Blog post 2


Listening to Cori Antonini past Wednesday night was a really on task learning experience for me. Because the way he talked about rubrics and linked it to 21st century learners felt very important to me. And I totally agree with him on to bring the end goal first to the learner (bringing to learner what they can achieve and how they can achieve in first class). Although there were lot of cool things in the Saskatchewan learning project but one thing that touched me was use of built in strategies for assessment, instruction and differentiation. Because, for me as a beginning teacher I think that if we create rubrics using these built ins then they can become a very strong tool that will help and support classroom instruction which in turn benefit students learning. I did a research on my part find some books on creating rubrics and found an interesting one “How to Create and Use Rubrics for Formative Assessment and Grading” by Susan M. Brookhart. And in the book she identifies two essential components of effective rubrics: (1) criteria that relate to the learning (not the “tasks”) that students are being asked to demonstrate and (2) clear descriptions of performance across a continuum of quality. Now, when we were creating rubric in the class all groups were feeling that we need to create more criteria in our rubrics and have to mention clear description of performance. And this links to the situation that if we created a rubric that the students are having difficulty in understanding then the end result will be unfruitful because how can we expect that rubric to align instruction and assessment. Use of clear description and proper criteria’s will help students in understanding the rubric and thus making them confident to engage in using the rubric.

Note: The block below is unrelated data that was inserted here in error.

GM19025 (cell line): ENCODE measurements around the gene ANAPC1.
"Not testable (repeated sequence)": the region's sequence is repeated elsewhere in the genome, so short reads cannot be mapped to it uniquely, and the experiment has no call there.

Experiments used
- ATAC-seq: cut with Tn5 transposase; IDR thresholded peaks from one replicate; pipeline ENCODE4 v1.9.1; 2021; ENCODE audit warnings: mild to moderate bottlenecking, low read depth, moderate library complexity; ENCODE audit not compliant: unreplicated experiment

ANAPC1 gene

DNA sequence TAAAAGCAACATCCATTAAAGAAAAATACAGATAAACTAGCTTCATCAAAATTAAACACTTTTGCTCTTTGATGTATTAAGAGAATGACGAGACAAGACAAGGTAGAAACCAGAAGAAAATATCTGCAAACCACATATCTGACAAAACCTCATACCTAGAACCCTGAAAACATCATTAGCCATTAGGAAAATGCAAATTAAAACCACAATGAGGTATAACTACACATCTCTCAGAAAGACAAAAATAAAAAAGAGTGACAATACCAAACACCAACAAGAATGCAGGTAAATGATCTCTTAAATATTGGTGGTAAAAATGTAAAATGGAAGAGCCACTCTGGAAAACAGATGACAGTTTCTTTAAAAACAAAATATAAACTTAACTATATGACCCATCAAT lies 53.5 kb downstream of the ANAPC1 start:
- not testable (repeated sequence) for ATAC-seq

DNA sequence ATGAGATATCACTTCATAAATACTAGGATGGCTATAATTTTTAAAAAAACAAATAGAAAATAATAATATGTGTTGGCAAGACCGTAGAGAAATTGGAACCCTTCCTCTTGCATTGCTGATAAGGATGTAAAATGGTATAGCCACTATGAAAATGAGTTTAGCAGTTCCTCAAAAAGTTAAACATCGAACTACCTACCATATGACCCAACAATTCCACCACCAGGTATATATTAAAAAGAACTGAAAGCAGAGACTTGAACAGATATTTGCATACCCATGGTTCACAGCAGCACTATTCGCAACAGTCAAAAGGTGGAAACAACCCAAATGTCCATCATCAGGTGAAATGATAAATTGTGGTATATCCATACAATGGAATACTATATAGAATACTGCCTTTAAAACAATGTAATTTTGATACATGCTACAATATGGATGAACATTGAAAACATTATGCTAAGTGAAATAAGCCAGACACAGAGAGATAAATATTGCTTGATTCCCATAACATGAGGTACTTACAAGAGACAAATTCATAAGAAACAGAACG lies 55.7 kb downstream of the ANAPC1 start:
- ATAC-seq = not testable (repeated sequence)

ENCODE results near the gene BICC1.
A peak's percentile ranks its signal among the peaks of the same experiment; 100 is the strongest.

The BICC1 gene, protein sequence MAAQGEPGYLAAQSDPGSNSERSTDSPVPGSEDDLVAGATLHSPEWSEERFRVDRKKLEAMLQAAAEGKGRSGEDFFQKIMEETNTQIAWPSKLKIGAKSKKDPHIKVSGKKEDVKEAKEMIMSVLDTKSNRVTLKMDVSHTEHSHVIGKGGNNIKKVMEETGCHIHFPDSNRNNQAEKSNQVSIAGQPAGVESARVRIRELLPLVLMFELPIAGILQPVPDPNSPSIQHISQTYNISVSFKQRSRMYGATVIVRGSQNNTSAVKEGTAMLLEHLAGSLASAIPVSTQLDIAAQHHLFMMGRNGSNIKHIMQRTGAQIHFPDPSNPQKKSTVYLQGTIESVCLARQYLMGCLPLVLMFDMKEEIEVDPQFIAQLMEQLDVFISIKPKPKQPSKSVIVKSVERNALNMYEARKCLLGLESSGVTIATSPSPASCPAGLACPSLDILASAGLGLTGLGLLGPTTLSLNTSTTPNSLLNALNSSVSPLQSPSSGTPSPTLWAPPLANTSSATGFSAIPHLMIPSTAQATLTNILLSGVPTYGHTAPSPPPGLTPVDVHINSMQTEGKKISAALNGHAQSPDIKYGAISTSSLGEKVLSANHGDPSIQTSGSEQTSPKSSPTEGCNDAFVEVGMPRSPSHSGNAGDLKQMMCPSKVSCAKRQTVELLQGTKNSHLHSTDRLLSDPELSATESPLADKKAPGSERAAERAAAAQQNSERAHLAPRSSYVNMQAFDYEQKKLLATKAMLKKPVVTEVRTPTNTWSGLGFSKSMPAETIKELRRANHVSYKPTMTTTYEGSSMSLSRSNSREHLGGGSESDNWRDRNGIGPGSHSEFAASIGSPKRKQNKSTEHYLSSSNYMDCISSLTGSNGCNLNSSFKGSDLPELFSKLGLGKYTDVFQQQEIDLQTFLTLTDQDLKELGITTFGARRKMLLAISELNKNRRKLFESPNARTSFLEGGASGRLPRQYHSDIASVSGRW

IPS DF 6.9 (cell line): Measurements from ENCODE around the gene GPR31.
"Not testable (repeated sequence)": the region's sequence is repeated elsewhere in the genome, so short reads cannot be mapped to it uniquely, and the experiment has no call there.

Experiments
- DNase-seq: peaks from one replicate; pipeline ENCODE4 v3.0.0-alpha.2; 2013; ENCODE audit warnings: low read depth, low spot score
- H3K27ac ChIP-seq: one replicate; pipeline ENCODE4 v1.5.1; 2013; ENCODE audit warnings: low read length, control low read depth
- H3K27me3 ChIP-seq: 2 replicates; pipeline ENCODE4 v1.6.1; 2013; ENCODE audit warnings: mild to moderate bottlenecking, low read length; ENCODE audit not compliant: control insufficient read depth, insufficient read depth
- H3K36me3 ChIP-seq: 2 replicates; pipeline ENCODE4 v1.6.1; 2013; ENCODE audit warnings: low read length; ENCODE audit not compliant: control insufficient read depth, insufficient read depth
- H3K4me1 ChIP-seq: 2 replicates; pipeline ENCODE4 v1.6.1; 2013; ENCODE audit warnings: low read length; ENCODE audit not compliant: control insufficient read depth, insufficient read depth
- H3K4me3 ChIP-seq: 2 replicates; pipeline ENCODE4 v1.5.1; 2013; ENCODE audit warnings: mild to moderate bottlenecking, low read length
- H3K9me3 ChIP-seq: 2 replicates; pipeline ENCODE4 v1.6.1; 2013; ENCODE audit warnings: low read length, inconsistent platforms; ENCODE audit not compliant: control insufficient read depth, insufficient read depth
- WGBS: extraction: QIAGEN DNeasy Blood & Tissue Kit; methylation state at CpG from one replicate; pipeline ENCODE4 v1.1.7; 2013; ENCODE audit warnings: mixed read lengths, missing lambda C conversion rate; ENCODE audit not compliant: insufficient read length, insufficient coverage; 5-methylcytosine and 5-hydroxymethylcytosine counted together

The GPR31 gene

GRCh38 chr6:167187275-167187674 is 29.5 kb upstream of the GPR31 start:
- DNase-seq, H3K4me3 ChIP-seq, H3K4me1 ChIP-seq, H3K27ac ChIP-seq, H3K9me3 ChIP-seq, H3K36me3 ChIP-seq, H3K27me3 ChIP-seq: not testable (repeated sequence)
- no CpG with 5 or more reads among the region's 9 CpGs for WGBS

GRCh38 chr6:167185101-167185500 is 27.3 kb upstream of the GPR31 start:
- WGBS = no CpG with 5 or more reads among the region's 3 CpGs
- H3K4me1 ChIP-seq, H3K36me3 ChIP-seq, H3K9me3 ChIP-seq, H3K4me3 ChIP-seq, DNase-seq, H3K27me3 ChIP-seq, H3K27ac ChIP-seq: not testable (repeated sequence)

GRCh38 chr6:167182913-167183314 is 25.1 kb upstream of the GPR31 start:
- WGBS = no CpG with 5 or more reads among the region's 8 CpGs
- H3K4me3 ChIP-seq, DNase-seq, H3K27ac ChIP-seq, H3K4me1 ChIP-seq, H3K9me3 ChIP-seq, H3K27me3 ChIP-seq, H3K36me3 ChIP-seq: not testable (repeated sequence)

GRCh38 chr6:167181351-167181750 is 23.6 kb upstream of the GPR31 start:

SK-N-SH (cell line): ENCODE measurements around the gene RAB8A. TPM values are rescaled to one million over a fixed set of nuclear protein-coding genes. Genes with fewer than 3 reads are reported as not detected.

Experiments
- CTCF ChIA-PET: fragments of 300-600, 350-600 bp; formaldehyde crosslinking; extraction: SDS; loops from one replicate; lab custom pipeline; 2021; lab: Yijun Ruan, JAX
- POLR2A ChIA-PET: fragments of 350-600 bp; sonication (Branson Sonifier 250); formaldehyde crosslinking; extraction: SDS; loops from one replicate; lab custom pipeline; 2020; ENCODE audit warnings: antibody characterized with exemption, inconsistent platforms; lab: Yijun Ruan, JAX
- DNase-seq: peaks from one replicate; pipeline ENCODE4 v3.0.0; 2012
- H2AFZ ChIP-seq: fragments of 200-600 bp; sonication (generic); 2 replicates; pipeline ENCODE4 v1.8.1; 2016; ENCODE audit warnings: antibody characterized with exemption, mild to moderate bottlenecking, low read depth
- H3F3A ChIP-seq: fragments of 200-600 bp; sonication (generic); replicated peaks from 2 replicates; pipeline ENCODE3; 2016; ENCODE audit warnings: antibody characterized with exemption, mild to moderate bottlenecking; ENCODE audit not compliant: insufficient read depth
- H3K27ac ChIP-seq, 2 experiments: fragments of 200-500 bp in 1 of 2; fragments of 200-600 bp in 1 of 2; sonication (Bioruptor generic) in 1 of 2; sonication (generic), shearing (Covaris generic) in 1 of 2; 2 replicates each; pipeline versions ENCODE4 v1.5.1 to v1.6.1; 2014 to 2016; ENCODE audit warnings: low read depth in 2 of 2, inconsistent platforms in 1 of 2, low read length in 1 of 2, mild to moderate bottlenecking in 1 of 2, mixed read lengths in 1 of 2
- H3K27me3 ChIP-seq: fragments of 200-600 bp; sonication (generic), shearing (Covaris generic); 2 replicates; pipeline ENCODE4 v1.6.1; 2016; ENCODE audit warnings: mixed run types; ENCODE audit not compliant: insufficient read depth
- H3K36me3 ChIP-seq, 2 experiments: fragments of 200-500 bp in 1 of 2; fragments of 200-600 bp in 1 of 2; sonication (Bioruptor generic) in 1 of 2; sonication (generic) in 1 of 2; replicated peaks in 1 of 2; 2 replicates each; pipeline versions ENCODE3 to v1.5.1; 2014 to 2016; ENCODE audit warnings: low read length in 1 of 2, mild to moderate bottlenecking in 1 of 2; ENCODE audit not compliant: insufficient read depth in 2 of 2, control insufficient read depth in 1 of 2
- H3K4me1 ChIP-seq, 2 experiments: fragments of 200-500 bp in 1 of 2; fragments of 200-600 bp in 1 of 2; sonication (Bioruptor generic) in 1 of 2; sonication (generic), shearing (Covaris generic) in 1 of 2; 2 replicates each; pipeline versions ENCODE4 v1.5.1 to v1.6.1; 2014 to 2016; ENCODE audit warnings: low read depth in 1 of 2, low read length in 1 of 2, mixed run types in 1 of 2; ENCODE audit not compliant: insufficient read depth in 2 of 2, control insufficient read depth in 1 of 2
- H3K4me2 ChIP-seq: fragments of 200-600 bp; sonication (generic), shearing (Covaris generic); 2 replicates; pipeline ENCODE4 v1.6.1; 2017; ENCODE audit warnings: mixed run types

But we have to be careful because too much information will lead student thinking towards confusion so we have to keep the organization of the rubric moderate and comprehensible. Picking right amount of columns and there names and the information across the columns have to organized and reflective for students reading and learning. As we talked about flow from one column to next when discussing meeting and established column, student should be able to see this flow in the rubric.

On the other hand, I was browsing about rubrics and stumbled on an other rubric creating tool called “iRubric”. And this tool is quite similar to the one Cori talked about. There are many tools available for creating rubric but as Andrew Miller mentioned in his blog “rubrics are everywhere and with so many competing purposes, it only makes sense that rubrics remain a beast to create and use”.


One comment

  1. Great post Abdul! When I was in high school, I was rarely given rubrics so I really didn’t know what I was being marked on. I was given outlines of what should be in my assignments; however, rubrics weren’t really implemented throughout my schooling. I agree that rubrics give students the chance to see and visualize how they are going to be marked. I just have a couple questions about rubrics. (1) Would you only use rubrics on assignments that you are taking in for marks, or would you use them for all assignments? and (2) Do you think students will solely focus on what is in the rubric, and will start to become less creative in their work?
    I have a couple ideas as to how I would answer those questions, but I’m just wondering what your ideas are. To answer my first question, when I think of rubrics, I think of grades/marks. So when it would come to giving rubrics, I think I would only give them when I am going to be collecting an assignment (whether it is for marks or not). To answer my second question, I think that rubrics do take away the creative side of assignments; however, if you give the students three options, such as a poster, a video report, or a paper, and have a rubric associated to each one of those, then students would be able to be more creative. They would still focus on what is in the rubric; however, they will be able to decide how they want to present their assignment. I still have a hard time figuring out how to use rubrics in a mathematics classroom, but I do see the benefits of rubrics overall. Cori Antonini’s presentation was very informative; however, I wish all of the renewed high school mathematics curricula were on the rubric database. It includes Workplace & Apprenticeship and Pre-Calculus, but it doesn’t include Foundations of Mathematics. In our textbook for EMTH 350, there is an entire chapter on rubrics, and I think after we read that chapter we will become more informed on how to create rubrics and the benefits of them.


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